An ornate wooden memorial for Britain’s COVID-19 victims has been intentionally set alight in front of more than 10,000 people in Warwickshire.
A group of seven torchbearers including a reverend, and some of the people who worked on the structure, were specially selected to set the structure ablaze.
The 20m-high (65ft) wooden monument, called Sanctuary, was then burned to the ground just a week after it opened.
It had been a tribute to those who died after testing positive for coronavirus.
Artist David Best, who is known for large-scaled intricately carved structures at Burning Man Festival in the Nevada Desert, designed the memorial, along with independent arts company Artichoke, which produced Sanctuary…
Covid was vanishing last Memorial Day.
Now, the United States is recording more than 100,000 infections a day — at least five times higher than this point last year — as it confronts the most transmissible versions of the virus yet. https://t.co/5RXtvqBepB
— The Washington Post (@washingtonpost) May 28, 2022
GENEVA, May 28 (Reuters) – Countries around the world on Saturday adopted an initial U.S.-led reform of the rules around disease outbreaks, known as the International Health Regulations (IHR), the United States said…
The breakthrough – amendments to Article 59 of the IHR that will speed up the implementation of reforms – came after early opposition from Africa and others was overcome this week. read more
The changes sought by Washington, and backed by others such as Japan and the European Union, mark a first step in a broader reform of the IHR, which set out countries’ legal obligations around disease outbreaks, expected to take up to two years…
— Reuters (@Reuters) May 29, 2022
Use of Pfizer Inc’s (PFE.N) COVID-19 antiviral Paxlovid spiked this week, but some doctors are reconsidering the pills for lower-risk patients after a U.S. public health agency warned that symptoms can recur after people complete a course of the drug, and that they should then isolate a second time.
More quarantine time “is not a crowd-pleaser,” Dr. Sandra Kemmerly, an infectious disease specialist at Ochsner Health in New Orleans, told Reuters. “For those people who really aren’t at risk … I would recommend that they not take it.”
Use of Pfizer’s Paxlovid, authorized to treat newly infected, at-risk people in order to prevent severe illness, has soared as infections have risen. More than 162,000 courses were dispensed last week – compared with an average of 33,000 a week since the drug was launched late last year, according to government data. Biden administration officials have pushed for wide use of Paxlovid, which the government purchased and provides free.
But higher use has also come with more reports from people who say their symptoms eased with Paxlovid only to return a few days after finishing a five-day regimen of the pills…
The CDC also said it is unclear whether cases of rebound symptoms have anything to do with Paxlovid, or are simply part of the natural trajectory of COVID-19. The agency did not flag any specific concerns about health effects.
“COVID historically has had this sort of stuttering course – people will feel better one day and then feel worse the next day, but I can say we haven’t seen these rebound symptoms with other COVID treatments,” said Vijayan, referring to therapies such as monoclonal antibodies…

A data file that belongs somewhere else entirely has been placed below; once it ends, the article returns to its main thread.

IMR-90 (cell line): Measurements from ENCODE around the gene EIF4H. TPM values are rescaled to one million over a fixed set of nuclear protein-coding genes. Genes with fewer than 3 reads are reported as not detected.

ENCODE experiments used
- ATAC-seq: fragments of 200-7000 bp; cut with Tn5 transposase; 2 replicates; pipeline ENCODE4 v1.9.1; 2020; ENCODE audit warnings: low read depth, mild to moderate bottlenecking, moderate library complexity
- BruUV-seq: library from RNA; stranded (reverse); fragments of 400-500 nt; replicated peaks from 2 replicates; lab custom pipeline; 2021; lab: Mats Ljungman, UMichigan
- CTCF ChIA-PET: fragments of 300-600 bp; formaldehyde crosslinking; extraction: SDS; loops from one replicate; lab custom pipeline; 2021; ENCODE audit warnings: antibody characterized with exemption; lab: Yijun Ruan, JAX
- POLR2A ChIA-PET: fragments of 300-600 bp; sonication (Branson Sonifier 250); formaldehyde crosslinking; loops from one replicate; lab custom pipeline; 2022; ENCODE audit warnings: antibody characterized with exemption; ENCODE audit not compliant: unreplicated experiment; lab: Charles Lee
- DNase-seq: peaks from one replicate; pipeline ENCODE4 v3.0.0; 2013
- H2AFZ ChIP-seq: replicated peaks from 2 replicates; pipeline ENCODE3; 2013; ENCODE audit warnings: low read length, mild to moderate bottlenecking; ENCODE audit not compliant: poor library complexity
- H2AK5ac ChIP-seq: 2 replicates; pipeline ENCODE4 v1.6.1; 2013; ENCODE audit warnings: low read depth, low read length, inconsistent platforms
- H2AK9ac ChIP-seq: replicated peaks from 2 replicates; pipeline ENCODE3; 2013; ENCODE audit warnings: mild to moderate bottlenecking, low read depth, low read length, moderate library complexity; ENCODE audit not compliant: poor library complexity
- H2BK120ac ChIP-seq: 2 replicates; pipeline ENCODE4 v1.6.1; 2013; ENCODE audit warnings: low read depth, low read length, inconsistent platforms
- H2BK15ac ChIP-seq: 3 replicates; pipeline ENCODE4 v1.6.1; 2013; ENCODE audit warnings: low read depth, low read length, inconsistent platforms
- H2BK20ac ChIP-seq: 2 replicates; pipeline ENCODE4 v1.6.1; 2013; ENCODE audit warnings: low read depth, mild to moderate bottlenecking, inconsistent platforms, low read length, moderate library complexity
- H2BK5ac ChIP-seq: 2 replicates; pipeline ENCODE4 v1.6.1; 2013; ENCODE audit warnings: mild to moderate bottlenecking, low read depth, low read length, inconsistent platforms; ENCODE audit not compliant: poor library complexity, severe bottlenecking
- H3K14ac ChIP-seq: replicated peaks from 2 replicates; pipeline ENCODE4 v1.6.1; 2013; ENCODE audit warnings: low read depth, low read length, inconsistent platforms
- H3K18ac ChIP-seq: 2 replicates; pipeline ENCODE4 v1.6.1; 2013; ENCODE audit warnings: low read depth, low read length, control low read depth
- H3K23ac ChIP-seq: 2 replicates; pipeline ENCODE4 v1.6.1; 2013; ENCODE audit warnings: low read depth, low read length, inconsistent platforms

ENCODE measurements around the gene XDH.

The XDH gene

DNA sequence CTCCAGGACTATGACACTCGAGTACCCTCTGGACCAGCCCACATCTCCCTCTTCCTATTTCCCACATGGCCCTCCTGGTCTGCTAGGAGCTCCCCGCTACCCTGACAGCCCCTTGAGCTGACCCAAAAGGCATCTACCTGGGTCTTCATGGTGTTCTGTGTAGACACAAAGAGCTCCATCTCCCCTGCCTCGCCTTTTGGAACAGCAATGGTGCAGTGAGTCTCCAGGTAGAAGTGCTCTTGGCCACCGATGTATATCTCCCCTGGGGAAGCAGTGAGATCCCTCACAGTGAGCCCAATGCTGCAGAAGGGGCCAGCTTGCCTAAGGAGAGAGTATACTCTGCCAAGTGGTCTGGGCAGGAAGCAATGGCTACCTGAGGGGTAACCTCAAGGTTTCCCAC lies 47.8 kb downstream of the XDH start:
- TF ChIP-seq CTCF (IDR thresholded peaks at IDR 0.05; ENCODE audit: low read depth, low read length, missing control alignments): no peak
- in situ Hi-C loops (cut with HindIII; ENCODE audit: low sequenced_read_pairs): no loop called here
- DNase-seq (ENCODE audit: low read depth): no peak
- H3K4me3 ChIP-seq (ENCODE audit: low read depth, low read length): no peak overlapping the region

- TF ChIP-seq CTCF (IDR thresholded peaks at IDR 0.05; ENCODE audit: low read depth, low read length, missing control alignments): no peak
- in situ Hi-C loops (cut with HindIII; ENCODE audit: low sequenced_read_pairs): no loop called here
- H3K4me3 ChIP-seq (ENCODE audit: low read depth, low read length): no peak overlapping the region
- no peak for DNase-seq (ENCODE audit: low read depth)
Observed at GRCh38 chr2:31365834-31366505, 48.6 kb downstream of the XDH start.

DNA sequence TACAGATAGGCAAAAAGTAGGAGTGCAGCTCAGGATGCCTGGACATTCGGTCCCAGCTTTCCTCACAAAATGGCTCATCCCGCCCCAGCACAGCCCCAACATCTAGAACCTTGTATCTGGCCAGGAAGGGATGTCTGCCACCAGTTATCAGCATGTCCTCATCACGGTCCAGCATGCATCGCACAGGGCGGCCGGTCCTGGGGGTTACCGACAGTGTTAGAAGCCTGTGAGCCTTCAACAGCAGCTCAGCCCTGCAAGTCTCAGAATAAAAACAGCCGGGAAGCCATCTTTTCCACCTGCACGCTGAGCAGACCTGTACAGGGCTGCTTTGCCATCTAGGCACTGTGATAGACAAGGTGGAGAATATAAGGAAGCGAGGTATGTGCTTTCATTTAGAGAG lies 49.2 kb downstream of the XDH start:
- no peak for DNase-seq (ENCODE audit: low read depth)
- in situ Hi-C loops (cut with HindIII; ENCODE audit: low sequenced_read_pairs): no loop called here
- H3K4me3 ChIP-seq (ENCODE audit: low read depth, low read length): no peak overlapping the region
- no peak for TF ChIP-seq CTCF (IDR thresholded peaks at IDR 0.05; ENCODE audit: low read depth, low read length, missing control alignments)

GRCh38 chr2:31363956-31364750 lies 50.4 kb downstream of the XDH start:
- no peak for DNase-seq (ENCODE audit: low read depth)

“There’s so much more baseline immunity around. There’s still a lot of infections, but they’re not nearly as severe,” Northwell’s Farber said.
He estimated the rate of Paxlovid-related COVID rebounds at around 10% – higher than the 3-4% rate cited by Pfizer in its trials of the drug.
Jason Gallagher, an infectious diseases expert at Temple University’s School of Pharmacy, said the rebounds do not detract from the drug’s utility. “It prevents you from going to the hospital … if you become symptomatic after you stop taking it, that stinks, but the overall drug was a success,” he said.
Continually updating research on SARSCoV2's genome can boost disease surveillance. Indeed, genome analyses might strengthen global disease monitoring & aid preparedness for new variants, according to a new study https://t.co/sqsRBAgf8I pic.twitter.com/BoVJVuBFPn
— delthia ricks 🔬 (@DelthiaRicks) May 28, 2022
Preamble 1: Conferences are really important in science. They are where we become inspired, collaborations are forged, and spirits are lifted. Virtual conferences don’t come close to realizing these benefits. 2/8
Conference attendees have some agency over risk of COVID exposure – eg decisions about masking, attending specific sessions, dining alone etc. But some things are out of your control, & you may wish to know key details to understand risk before deciding to attend: 3/8
1. What is the conference vaccination policy? 2. What is the mask policy? Is masking mandatory or optional during lectures, in poster hall, etc? 3. How will organizers be monitoring and improving ventilation of venue (lecture/poster/dining halls etc)? 4/84. Where does dining occur? Don’t assume. At my meeting, outdoor dining was not allowed (specifically for conference attendees) 5. Will on-site testing be available? 5/86. What is the attitude of organizers AND the venue towards COVID and mitigating risk? If the resort staff won’t make accommodations because they believe COVID is over, that’s a red flag. 6/8Other considerations include incidence of COVID at the time of the meeting (hard to predict for most of us), and risks associated with exposure during transit (affected by policies of the airlines etc towards masking, vaccine requirements etc 7/8Ultimately everyone will need to make personalized decisions based on the perceived risks/benefits Hopeful this thread can help potential attendees to seek the information necessary to inform these decisions 8/8